Iran: A New Strategy for the Protest Movement

DrThe calculation didn’t work, so the face change followed. “I did not say that we no longer have a deputy team. The new unit is called the Moral Security Police,” Ansiya Khazali, the representative of the women’s government, told students at Tehran’s Sharif University. Only on Sunday, the evening before the latest wave of strikes, did the Iranian leadership announce that it would be disbanded. The Arts Squad It seems that there was an attempt to get the wind out of the sails of the protests, but the advertisement faded away.

For weeks now, there is a rapidly increasing number of women in big cities who don’t wear the hijab. In order to avoid the danger of defeat in the Kulturkampf over the veil, the cleric Hossein Jalali, a member of the Cultural Committee of the Iranian parliament, warned that the veil “will return to women’s hair within two weeks.” First, a woman who violates this must be warned with an SMS. If it happens again, your bank card will be blocked. According to Iranian media, police officers are once again arresting more and more women who violate the unchanged veiling requirement.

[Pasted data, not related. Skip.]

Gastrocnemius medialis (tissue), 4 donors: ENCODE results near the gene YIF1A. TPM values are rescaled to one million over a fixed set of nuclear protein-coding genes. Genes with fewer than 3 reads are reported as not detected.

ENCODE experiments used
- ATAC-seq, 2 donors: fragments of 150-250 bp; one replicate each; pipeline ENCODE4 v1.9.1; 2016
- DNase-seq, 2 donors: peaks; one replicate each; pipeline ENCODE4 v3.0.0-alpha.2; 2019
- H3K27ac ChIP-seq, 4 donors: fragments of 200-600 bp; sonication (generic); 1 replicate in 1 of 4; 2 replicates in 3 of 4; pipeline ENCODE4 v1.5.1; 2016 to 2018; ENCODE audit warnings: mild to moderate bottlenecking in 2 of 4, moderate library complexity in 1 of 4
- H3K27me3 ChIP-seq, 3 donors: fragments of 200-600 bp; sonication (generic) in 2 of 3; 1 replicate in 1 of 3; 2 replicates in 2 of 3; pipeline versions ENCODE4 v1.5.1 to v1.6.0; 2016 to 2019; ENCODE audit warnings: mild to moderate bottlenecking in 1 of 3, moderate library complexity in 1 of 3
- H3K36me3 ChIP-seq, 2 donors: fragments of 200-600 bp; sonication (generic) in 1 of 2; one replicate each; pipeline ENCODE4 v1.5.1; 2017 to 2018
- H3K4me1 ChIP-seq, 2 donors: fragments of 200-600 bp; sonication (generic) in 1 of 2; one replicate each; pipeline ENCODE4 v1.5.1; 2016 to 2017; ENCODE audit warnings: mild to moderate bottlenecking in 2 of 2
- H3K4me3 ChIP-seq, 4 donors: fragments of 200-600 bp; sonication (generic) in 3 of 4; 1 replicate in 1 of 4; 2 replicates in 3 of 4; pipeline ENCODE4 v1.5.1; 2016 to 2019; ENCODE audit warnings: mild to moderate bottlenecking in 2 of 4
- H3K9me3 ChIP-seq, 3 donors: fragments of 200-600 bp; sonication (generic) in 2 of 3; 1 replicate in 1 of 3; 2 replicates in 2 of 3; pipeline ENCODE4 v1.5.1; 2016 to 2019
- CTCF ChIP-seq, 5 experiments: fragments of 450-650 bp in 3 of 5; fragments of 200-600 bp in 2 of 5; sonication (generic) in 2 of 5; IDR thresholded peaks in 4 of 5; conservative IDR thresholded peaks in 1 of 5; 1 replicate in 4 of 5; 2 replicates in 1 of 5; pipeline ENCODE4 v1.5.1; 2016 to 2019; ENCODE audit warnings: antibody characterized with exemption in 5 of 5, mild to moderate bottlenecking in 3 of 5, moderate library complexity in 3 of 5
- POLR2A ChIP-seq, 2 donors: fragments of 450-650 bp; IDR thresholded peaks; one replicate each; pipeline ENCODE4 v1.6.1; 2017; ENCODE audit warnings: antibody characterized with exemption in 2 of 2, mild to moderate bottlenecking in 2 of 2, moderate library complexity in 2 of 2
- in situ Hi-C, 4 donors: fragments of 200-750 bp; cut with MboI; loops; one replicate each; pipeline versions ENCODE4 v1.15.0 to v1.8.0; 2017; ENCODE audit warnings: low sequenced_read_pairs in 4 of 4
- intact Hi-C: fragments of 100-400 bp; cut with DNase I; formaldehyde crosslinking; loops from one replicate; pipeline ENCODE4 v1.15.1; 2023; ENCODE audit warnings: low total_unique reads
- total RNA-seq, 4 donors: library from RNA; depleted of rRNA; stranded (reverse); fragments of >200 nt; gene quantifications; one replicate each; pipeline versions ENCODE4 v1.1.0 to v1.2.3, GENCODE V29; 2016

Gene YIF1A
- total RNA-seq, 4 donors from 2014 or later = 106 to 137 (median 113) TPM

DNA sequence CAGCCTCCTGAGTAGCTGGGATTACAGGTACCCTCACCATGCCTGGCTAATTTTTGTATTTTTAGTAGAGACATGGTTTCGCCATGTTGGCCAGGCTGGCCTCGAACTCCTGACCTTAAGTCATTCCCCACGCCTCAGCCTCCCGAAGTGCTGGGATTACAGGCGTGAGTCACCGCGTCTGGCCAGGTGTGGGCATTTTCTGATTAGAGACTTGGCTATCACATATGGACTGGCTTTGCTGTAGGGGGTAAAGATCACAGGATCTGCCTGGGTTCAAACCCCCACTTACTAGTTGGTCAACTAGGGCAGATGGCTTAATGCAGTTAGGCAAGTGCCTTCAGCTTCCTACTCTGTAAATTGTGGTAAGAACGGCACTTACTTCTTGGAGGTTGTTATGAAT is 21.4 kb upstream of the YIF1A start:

But the contradictory statements of the past few days may not just be signs of rapid changes – there is much to suggest that they also reflect disagreements within the Iranian leadership. While conservative clerics insist that women’s hair be veiled, those pushing for an end to the protests want to at least ease the veil requirement. It is noteworthy that the Revolutionary Guards are backing away from this issue. This is an indication that the protests, which have lasted 11 weeks, are slowly driving a wedge in the hitherto symbiotic relationship between the Shiite clergy and the Revolutionary Guards.

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Jalali also responded to the change in strategy by threatening to withhold bank cards for women protest movement. She is no longer looking for conflicts with the police on the street and is now concentrating on strikes. It happens in large companies and in universities, while merchants and entire bazaars remain closed. Financial transactions should also not be processed through banks in order to weaken the system. The strategy seems to work. More people took part in the three-day strike this week than in the last strike two weeks ago. In more than 70 cities, shops have remained mostly or completely closed. The regime responded by closing shops or marking them with spray cans. Business owners face severe penalties.


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